Laying a Flagstone Walkway
courtesy of Lowes.com
Concrete Patios and Walkways
Flagstone is an excellent choice for walkways because of its durability and maintenance-free characteristics. A flagstone walkway blends well with almost any type outdoor decor, from formal to rustic. Lowe's is happy to provide this information as a service to you.
Round point shovel
Hose with spray nozzle
Board to level sand (one 2x4)
Planning the Flagstone Pathway
Curves and flagstones of irregular shapes create a less formal look and feel, while a straight walk with squared corners and more regularly shaped flagstones suggest formality. Here are two options when laying out a pathway:
straight walk. Lay out the perimeter of the planned pathway and drive a wooden stake into the ground at each corner.
- a pair of garden hoses to lay out a curved pathway. Adjust the bends and curves in the hoses to achieve a satisfactory design before staking out and digging the pathway.
Laying the Walkway
- On each stake, measure and mark a point 1/4" or so above the ground. This will be the ultimate height of the finished path. Tie a string between the stakes at the 1/4" mark, using a line level to keep the string level.
To allow for water run-off, one end of your walkway will need to be 1/4" higher and slope away from the house. Raise the end of the string nearest the house to establish the correct slope ratio for the length of the pathway (1/4" to every foot of path).
Adjust the line level of the string on the opposite uphill or downhill stake to ensure that both sides of the path are parallel.
Do a rough layout with flagstones alongside the staked-out pathway.
- Install the edging.
Preparing the Foundation
Dig up about 2 1/2" of the sod between the strings. If you choose to use the sod later, set it aside in a cool place and water.
Dig up the soil so you have a constant depth of 2 1/2" from the base of your foundation to the string. Once it's dug, tamp it flat.
Check again for the slope.
Spread about 1 1/2" of sand over the freshly dug area. Distribute it evenly.
- To level the sand, take a 2x4 and smooth (screed) the surface with the edge. Tamp the sand over the entire foundation surface. Make sure you keep the necessary slope.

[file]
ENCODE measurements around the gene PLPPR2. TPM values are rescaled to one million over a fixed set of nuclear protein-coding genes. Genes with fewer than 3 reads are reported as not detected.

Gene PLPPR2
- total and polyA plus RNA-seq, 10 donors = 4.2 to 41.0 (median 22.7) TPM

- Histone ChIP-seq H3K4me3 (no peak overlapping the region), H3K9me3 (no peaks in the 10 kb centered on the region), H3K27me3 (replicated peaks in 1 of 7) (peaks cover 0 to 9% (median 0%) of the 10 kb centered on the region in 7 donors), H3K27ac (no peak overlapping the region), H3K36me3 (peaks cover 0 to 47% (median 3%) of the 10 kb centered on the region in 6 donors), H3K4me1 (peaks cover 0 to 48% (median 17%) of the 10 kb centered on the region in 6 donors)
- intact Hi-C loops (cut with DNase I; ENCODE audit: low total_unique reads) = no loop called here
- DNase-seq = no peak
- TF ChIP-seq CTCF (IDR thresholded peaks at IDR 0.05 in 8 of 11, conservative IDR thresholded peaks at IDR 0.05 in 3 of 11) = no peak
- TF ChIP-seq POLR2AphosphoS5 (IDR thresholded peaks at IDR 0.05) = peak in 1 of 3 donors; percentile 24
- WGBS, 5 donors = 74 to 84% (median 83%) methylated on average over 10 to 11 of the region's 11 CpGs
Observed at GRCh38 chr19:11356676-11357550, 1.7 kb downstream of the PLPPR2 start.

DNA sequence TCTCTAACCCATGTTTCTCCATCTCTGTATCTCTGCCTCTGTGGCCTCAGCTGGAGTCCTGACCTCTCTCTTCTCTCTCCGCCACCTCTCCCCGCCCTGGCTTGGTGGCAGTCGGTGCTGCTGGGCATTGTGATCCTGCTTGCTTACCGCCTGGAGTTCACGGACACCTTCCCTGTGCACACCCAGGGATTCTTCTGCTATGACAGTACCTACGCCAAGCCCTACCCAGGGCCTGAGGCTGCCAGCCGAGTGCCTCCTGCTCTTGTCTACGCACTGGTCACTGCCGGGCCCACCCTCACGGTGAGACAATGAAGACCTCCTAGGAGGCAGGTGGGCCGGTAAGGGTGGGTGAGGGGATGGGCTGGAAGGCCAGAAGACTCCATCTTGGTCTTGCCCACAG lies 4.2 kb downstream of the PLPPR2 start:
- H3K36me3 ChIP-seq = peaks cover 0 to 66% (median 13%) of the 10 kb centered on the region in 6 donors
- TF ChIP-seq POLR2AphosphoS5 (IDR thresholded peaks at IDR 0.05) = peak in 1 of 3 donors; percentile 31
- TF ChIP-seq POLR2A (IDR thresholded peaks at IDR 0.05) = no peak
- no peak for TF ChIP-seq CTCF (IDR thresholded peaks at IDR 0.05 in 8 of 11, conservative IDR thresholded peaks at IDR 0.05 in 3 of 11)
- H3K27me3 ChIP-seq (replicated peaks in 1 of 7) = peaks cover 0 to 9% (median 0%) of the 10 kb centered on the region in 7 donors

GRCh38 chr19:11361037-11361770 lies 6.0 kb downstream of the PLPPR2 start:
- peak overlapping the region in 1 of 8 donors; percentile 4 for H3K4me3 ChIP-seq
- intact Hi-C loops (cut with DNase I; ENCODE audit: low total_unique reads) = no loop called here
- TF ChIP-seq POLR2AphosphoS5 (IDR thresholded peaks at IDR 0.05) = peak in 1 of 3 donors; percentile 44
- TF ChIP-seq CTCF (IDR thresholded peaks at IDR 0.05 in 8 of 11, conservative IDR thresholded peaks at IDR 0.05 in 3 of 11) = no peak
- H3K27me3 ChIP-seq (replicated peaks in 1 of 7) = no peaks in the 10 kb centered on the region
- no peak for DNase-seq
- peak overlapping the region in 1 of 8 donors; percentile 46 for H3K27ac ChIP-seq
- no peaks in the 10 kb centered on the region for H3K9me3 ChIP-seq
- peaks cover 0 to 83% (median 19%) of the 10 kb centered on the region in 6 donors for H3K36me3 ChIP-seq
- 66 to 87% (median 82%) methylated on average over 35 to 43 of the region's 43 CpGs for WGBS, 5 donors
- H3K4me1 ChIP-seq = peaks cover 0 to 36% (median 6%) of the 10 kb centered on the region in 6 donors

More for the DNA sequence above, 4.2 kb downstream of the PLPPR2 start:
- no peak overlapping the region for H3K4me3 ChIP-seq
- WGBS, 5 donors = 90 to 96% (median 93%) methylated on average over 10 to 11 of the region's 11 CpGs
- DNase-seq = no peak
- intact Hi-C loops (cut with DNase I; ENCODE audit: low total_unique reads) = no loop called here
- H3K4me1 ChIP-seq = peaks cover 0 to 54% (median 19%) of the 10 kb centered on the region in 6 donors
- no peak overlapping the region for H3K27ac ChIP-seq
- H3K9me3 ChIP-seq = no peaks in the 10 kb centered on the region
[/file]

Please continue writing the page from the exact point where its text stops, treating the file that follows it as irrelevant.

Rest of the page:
Laying the Flagstones
Although flagstones have rough, irregular surfaces, lay the pathway as evenly as possible to avoid trips and falls.
Place the flagstones on top of the compacted sand.
Adjust the height of each flagstone as necessary by adding or removing sand.
To seat the flagstones, lay a straight 2x4 across them and tap along the board with a rubber mallet.
After seating the flagstones, move the 2x4 across the surface of the flagstones to check for any unevenness.
- Gaps between the larger pieces of flagstones can be filled in with smaller, cut pieces.
Cutting and Shaping Flagstones
Cutting may be required to fit the curve of the walkway:
- Draw a cut line on the stone with a pencil.
Tap the chisel along the cut line with a baby sledgehammer, making a series of cuts.
Prop the flagstone so the cut line hangs over the edge of a piece of scrap 2x4 and position the chisel in the middle of the cut line.
Strike the chisel sharply with the sledgehammer, breaking the flagstone along the groove.
To shape the edges of a flagstone to fit into a gap, place the stone to be cut on top of the stones against which it will fit. Visualize the edges of the stones below and draw these shapes on the stone to be cut.
- Use the full blade of the chisel to chip away the edges of the stone to just inside the cut line, allowing for a gap between the stones.
Before You Take a Walk
- Sprinkle a layer of sand over the entire pathway and sweep it into the gaps between the flagstones.
Dampen the pathway with a light misting from a garden hose. Repeat the above process until all gaps are filled.
- The edges of the walkway can be finished with strips of sod tucked in and around the flagstones or by adding mulch.
These How-To's are provided as a service from Lowe's, the Original Home Improvement Warehouse of How-To Information for the World Wide Web. The information in Lowe's "How-To" clinics is intended to simplify jobs around the house. Tools, products, materials, techniques, building codes and local regulations change; therefore, Lowe's assumes no liability for omissions, errors or the outcome of any project. The reader must always exercise reasonable caution, follow applicable codes and regulations, and is urged to consult with a professional if in doubt about any procedures.
Take the Next Step:
- Check home and garden product reviews at Cheapism.com before making a purchasing decision.
Also in Home
- 5 ways your house can make you go broke
- 5 simple and affordable luxuries for your home
- 12 ways to lower heating bills
- Will my insurance spike if I rent out my basement?
- Why pay extra toward mortgage principal?
- 5 tips to sell a home before buying another
- 6 ways to stock your "man cave" for under $500
- 6 home projects that don't pay for themselves
- Should I refinance my home equity line?